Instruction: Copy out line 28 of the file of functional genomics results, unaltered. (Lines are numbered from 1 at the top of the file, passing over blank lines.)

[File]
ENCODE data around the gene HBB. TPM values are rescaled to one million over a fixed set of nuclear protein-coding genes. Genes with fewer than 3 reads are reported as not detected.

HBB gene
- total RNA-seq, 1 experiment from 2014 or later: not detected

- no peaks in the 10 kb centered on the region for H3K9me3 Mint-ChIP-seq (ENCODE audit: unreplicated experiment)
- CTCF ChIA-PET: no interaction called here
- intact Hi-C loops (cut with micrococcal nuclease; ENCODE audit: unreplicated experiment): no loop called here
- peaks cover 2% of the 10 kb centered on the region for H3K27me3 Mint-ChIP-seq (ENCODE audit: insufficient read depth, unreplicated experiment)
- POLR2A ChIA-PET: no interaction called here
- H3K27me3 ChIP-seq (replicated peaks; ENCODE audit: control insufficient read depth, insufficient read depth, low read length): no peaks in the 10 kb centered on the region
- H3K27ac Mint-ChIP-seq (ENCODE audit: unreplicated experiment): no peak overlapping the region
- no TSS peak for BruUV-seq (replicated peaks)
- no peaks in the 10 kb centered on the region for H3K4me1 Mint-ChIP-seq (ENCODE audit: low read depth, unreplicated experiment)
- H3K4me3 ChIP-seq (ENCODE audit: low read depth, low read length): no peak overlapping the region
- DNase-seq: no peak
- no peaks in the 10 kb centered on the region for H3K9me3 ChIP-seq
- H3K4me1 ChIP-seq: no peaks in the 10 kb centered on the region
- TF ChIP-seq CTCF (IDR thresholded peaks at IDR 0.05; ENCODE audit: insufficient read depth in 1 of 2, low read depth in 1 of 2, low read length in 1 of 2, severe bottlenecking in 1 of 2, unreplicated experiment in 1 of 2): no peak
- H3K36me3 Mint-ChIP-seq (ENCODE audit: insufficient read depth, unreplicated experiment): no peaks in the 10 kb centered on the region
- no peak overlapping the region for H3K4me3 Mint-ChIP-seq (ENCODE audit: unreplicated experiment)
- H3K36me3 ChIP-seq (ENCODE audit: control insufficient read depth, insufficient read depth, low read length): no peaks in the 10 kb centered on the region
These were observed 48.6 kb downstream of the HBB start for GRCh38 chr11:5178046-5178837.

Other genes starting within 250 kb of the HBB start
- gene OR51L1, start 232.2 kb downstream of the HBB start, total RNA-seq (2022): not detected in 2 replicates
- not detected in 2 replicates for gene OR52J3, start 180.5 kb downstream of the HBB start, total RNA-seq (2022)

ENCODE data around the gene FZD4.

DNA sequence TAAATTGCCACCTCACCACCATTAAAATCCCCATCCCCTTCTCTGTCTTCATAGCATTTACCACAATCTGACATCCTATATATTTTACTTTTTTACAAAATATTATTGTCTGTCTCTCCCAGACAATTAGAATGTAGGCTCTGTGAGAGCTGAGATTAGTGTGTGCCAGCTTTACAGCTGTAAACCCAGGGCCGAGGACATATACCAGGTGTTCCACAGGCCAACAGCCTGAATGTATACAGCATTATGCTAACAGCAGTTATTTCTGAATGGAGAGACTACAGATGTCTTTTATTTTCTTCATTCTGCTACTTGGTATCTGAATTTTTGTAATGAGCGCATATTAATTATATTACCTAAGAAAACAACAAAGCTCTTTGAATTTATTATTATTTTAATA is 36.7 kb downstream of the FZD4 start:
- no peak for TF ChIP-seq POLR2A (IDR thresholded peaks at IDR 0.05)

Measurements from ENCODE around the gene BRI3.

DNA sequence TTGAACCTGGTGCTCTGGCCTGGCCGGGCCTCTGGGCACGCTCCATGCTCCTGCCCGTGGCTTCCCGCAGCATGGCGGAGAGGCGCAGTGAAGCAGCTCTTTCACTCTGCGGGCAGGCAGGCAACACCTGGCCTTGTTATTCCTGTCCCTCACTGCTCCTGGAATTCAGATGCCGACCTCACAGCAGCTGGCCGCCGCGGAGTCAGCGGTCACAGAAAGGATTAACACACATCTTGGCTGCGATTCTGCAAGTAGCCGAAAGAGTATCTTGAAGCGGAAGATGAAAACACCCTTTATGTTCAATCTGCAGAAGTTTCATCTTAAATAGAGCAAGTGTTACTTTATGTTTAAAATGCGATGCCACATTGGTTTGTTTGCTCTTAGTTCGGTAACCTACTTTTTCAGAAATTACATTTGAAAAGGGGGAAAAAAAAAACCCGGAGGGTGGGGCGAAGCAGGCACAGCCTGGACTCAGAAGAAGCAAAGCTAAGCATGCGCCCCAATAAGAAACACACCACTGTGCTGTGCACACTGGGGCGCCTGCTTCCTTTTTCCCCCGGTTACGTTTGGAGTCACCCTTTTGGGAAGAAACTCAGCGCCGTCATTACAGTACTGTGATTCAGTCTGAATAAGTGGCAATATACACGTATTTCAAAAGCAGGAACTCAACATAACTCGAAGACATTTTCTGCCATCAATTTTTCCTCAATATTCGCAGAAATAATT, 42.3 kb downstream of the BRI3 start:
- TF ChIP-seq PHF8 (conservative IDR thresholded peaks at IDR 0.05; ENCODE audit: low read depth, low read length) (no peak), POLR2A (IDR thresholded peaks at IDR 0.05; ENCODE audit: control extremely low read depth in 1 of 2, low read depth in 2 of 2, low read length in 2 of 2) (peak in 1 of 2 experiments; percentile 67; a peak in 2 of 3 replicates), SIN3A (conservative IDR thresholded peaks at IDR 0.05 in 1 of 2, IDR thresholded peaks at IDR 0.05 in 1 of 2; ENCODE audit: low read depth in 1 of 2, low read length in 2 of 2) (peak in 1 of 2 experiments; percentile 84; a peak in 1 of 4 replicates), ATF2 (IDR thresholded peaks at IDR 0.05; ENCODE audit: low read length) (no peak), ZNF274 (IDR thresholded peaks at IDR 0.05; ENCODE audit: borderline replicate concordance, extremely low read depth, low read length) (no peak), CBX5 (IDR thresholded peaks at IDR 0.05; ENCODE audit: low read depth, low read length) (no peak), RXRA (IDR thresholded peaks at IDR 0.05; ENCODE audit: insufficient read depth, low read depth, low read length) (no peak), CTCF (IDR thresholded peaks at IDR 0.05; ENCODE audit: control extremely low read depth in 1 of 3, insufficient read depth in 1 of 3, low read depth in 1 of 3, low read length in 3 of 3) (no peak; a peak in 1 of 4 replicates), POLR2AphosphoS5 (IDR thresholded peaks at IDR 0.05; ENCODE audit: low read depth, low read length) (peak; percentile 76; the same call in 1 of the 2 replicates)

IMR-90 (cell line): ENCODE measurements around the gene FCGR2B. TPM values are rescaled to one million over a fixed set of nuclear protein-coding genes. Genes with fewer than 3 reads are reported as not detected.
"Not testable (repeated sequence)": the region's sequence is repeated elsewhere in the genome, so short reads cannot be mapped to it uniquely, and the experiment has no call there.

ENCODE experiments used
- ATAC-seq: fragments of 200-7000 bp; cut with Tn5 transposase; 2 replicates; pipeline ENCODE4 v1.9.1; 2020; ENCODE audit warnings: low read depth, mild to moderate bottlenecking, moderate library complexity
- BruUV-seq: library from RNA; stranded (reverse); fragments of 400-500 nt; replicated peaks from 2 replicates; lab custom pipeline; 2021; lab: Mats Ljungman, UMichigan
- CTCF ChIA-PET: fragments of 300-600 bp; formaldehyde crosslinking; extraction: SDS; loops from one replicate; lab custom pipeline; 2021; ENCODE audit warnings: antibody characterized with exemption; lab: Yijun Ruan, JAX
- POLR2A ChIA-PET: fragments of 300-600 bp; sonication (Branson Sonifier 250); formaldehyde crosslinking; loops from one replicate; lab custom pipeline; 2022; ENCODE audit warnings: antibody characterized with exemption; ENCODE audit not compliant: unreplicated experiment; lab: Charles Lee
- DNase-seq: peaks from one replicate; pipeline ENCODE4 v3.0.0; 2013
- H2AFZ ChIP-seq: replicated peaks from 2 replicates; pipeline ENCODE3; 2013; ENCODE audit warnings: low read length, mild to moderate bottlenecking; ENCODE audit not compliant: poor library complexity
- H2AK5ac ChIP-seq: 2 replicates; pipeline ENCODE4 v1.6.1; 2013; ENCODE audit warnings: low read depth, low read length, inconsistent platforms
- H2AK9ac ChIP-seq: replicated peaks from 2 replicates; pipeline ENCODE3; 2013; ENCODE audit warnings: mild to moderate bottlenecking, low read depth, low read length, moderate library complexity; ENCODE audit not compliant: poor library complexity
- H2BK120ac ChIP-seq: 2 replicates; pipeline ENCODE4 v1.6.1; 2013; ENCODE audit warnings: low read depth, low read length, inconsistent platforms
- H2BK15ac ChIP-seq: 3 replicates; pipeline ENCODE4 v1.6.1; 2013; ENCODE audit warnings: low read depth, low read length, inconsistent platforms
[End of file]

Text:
Measurements from ENCODE around the gene BRI3.